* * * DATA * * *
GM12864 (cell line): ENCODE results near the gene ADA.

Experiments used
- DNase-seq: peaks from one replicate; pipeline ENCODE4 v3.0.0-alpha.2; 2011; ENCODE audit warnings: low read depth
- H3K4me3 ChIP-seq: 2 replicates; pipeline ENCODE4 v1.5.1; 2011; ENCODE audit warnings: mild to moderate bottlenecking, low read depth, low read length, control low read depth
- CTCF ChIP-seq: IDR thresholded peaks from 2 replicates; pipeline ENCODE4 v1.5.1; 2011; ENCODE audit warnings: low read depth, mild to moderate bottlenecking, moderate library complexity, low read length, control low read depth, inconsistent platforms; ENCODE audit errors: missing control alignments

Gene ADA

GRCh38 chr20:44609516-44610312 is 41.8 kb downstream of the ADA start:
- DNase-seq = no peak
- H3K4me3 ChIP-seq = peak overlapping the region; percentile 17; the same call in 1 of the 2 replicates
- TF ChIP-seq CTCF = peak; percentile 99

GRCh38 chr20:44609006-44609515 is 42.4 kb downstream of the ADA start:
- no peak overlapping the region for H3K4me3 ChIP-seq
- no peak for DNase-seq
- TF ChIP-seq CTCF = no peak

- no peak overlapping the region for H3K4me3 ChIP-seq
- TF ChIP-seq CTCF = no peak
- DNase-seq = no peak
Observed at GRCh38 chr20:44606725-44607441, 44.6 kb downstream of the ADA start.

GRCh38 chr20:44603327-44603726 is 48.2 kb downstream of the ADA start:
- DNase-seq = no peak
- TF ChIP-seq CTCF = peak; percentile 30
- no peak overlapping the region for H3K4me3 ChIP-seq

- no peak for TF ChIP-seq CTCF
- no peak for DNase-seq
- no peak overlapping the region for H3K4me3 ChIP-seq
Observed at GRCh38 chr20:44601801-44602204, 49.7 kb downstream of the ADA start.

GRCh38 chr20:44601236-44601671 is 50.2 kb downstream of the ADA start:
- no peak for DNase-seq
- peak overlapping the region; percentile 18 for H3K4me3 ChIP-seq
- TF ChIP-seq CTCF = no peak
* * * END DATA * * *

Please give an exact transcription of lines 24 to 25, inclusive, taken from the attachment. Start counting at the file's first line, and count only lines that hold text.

- no peak for DNase-seq
- no peak overlapping the region for H3K4me3 ChIP-seq